Edible Wildflowers

Foraged edible dandelions flowers and greens

By -Georgia Lund-

It’s fun and easy to take the kids outdoors and forage for tasty treats to eat for dinner. Edible wildflowers grow all across the country, and as long as you know what to look for, they are safe and healthy to eat. All wildflowers have different flavor profiles and can add a punch of spice or dash of sweet to salads or main dishes. Give some of these edible wildflowers a try on your dinner table soon.

Black Locust

Black locust blooms are only around for two weeks in the spring, so you have to act fast to enjoy their sweet, pea-like flavor. Black locust is a member of the legume family, and the pendulant bloom spikes make an excellent addition to stir-fry recipes.


This edible flower looks like a tiny daisy bloom. Little white-petaled flowers with a yellow center abound on the chickweed plant, and they make a lovely and tasty food garnish. Chickweeds appear in early summer and fall when the weather is cooler.


A common summertime lawn weed that kids often pick and make necklaces. Clover has a sweet flavor and is often used to make a tasty brewed tea. The entire plant is edible, but the leaves provide the most delightful flavor.


Another common lawn weed that is typically the first flower to show up on the lawn in early spring. The yellow petals are sweet, and the green leaves are bitter. Can be eaten raw or cooked.


Commonly called an Easter Bush because it blooms in early spring around Easter. The yellow blooms appear before the green leaves on the small shrub, so gathering the tasty edible flowers is easy.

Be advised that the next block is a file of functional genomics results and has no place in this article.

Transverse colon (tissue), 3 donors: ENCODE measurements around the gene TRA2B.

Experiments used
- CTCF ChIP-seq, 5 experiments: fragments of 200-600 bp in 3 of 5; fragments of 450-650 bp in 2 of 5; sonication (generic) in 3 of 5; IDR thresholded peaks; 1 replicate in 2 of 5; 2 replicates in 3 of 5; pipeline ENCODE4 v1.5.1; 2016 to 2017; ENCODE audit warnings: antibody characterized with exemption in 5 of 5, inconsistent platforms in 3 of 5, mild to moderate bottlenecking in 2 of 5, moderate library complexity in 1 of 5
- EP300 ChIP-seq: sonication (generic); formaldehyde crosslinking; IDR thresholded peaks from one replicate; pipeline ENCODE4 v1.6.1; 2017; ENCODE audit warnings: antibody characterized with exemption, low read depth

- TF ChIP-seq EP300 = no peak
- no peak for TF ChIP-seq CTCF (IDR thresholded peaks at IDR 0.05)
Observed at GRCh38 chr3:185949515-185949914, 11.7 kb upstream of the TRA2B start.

This blooming tree can be seen everywhere in the early spring. The showy purplish-pink flowers are the first tree blooms to show up in spring. Pick fully opened flowers for the best sweet/tart flavor combination.


Low-growing violet-colored flowers are prized for their versatile culinary uses. Violet tea, candied violets, and chocolate-flavored violets are just a few good uses for the tiny edible flower. Can also be eaten as-is and used as a garnish.

Wood Sorrel

Small blooms provide a sour punch of flavor to seafood dishes or any other dish where a squeeze of lemon is traditionally used. Blooms can be yellow, white or pink.


As tasty as it is good-looking. Wisteria vines drape themselves across fences and climb up trees and produce an abundance of hanging purple bloom clusters in early spring. Blooms can be eaten cooked or raw.

** Only the blooms of wisteria are edible, all other parts, including bloom stems, are poisonous.

Image by: Elena Elisseeva

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